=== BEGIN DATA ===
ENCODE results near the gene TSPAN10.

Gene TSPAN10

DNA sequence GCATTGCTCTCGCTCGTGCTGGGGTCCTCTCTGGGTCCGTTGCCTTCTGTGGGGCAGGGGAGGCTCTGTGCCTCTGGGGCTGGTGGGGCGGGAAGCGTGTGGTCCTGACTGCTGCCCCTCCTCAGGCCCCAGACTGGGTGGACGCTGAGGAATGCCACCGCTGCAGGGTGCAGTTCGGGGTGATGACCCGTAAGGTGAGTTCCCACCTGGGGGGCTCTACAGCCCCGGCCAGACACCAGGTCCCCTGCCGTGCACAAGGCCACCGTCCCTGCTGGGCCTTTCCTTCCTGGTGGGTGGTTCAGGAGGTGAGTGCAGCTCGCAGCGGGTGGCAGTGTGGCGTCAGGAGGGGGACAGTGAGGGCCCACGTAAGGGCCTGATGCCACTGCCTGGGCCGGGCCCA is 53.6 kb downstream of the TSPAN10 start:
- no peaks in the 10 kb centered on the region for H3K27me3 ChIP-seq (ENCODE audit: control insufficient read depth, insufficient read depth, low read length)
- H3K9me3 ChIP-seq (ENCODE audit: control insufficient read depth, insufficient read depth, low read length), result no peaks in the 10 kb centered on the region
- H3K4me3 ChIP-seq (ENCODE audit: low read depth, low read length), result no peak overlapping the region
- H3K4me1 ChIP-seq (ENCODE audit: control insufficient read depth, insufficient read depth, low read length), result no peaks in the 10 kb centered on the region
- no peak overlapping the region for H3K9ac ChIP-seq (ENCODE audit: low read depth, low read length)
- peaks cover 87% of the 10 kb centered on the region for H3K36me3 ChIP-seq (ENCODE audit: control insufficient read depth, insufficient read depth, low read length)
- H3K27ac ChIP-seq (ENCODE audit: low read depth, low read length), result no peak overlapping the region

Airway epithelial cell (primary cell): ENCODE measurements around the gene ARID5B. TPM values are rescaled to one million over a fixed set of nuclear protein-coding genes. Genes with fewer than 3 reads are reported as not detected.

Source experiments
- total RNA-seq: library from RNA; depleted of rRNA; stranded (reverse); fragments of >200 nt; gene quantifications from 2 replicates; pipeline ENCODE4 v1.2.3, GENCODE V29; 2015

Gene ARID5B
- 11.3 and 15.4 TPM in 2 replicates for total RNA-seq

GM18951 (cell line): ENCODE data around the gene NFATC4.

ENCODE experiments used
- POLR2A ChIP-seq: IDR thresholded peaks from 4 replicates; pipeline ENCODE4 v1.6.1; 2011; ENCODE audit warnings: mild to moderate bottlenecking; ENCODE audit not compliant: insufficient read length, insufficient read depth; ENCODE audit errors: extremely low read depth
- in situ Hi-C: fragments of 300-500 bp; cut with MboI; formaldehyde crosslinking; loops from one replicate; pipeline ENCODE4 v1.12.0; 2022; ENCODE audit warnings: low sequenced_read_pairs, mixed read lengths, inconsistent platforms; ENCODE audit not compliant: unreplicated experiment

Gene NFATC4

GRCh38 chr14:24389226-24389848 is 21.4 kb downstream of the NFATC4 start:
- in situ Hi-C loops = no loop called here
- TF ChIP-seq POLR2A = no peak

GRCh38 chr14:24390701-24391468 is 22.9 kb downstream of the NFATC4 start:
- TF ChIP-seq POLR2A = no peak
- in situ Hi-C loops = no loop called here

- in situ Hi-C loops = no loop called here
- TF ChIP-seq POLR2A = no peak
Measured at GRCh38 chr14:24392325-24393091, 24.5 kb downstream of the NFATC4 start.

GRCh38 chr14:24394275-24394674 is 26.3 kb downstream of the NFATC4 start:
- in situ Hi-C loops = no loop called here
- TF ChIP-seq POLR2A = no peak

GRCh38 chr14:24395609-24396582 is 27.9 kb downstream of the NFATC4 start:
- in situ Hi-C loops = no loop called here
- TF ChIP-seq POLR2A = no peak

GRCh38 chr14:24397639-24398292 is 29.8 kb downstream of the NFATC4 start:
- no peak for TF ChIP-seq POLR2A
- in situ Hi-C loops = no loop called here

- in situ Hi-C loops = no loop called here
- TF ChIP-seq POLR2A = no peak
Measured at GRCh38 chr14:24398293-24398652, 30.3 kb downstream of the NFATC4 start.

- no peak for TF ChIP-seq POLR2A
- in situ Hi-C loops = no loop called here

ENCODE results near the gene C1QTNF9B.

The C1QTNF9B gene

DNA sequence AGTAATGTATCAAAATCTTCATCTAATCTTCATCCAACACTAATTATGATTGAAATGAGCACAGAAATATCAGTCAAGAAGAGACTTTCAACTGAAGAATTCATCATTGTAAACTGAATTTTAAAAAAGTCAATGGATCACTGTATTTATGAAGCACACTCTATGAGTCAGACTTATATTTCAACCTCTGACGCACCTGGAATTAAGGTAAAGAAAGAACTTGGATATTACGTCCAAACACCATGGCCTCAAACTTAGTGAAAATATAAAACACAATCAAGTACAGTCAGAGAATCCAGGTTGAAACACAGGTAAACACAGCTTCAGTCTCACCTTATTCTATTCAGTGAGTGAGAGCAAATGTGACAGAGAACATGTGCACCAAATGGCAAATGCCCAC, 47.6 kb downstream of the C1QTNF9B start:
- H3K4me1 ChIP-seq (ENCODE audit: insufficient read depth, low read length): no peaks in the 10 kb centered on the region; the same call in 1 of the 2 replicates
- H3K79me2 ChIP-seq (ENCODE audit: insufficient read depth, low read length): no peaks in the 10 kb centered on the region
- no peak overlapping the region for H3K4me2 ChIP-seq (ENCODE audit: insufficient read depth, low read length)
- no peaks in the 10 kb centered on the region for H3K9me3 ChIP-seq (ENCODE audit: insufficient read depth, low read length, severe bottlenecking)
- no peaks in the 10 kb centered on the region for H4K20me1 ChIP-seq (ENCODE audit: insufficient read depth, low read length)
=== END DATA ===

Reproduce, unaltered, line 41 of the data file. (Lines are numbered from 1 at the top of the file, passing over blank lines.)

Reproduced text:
Measured at GRCh38 chr14:24398293-24398652, 30.3 kb downstream of the NFATC4 start.